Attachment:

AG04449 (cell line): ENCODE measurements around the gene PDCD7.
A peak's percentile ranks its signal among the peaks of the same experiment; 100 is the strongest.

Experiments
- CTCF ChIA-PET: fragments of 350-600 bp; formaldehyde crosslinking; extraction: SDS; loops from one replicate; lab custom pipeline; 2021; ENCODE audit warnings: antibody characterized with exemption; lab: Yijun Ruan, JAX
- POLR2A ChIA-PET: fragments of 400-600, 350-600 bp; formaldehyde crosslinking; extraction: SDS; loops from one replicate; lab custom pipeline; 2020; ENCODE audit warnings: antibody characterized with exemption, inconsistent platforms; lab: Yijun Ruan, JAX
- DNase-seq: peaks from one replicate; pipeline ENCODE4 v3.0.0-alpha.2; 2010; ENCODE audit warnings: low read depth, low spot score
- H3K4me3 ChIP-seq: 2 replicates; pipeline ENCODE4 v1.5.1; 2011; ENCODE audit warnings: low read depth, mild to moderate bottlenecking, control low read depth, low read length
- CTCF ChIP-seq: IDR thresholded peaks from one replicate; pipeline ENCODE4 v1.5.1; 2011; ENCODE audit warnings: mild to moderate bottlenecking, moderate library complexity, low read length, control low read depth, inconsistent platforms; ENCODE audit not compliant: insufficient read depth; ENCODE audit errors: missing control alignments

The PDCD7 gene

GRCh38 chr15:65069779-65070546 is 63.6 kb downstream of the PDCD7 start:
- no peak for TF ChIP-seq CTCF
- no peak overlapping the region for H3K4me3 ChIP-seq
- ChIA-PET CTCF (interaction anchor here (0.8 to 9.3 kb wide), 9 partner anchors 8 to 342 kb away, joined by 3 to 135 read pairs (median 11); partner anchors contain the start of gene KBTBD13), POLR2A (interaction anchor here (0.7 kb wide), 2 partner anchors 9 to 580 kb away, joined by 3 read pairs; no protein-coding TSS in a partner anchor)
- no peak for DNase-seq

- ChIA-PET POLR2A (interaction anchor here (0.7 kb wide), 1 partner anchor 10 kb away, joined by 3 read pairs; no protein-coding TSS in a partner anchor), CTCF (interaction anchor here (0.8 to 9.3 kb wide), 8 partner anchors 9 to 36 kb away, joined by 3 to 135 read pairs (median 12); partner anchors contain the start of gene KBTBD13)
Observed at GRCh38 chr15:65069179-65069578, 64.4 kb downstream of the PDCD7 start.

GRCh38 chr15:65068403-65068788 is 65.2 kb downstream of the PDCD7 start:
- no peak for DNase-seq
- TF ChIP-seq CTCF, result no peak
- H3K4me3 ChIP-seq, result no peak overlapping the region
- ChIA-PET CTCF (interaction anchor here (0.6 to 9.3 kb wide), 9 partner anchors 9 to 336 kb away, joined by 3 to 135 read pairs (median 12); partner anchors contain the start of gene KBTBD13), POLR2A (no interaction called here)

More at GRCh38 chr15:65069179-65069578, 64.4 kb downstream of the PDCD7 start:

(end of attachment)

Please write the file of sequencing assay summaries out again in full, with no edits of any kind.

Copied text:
AG04449 (cell line): ENCODE measurements around the gene PDCD7.
A peak's percentile ranks its signal among the peaks of the same experiment; 100 is the strongest.

Experiments
- CTCF ChIA-PET: fragments of 350-600 bp; formaldehyde crosslinking; extraction: SDS; loops from one replicate; lab custom pipeline; 2021; ENCODE audit warnings: antibody characterized with exemption; lab: Yijun Ruan, JAX
- POLR2A ChIA-PET: fragments of 400-600, 350-600 bp; formaldehyde crosslinking; extraction: SDS; loops from one replicate; lab custom pipeline; 2020; ENCODE audit warnings: antibody characterized with exemption, inconsistent platforms; lab: Yijun Ruan, JAX
- DNase-seq: peaks from one replicate; pipeline ENCODE4 v3.0.0-alpha.2; 2010; ENCODE audit warnings: low read depth, low spot score
- H3K4me3 ChIP-seq: 2 replicates; pipeline ENCODE4 v1.5.1; 2011; ENCODE audit warnings: low read depth, mild to moderate bottlenecking, control low read depth, low read length
- CTCF ChIP-seq: IDR thresholded peaks from one replicate; pipeline ENCODE4 v1.5.1; 2011; ENCODE audit warnings: mild to moderate bottlenecking, moderate library complexity, low read length, control low read depth, inconsistent platforms; ENCODE audit not compliant: insufficient read depth; ENCODE audit errors: missing control alignments

The PDCD7 gene

GRCh38 chr15:65069779-65070546 is 63.6 kb downstream of the PDCD7 start:
- no peak for TF ChIP-seq CTCF
- no peak overlapping the region for H3K4me3 ChIP-seq
- ChIA-PET CTCF (interaction anchor here (0.8 to 9.3 kb wide), 9 partner anchors 8 to 342 kb away, joined by 3 to 135 read pairs (median 11); partner anchors contain the start of gene KBTBD13), POLR2A (interaction anchor here (0.7 kb wide), 2 partner anchors 9 to 580 kb away, joined by 3 read pairs; no protein-coding TSS in a partner anchor)
- no peak for DNase-seq

- ChIA-PET POLR2A (interaction anchor here (0.7 kb wide), 1 partner anchor 10 kb away, joined by 3 read pairs; no protein-coding TSS in a partner anchor), CTCF (interaction anchor here (0.8 to 9.3 kb wide), 8 partner anchors 9 to 36 kb away, joined by 3 to 135 read pairs (median 12); partner anchors contain the start of gene KBTBD13)
Observed at GRCh38 chr15:65069179-65069578, 64.4 kb downstream of the PDCD7 start.

GRCh38 chr15:65068403-65068788 is 65.2 kb downstream of the PDCD7 start:
- no peak for DNase-seq
- TF ChIP-seq CTCF, result no peak
- H3K4me3 ChIP-seq, result no peak overlapping the region
- ChIA-PET CTCF (interaction anchor here (0.6 to 9.3 kb wide), 9 partner anchors 9 to 336 kb away, joined by 3 to 135 read pairs (median 12); partner anchors contain the start of gene KBTBD13), POLR2A (no interaction called here)

More at GRCh38 chr15:65069179-65069578, 64.4 kb downstream of the PDCD7 start: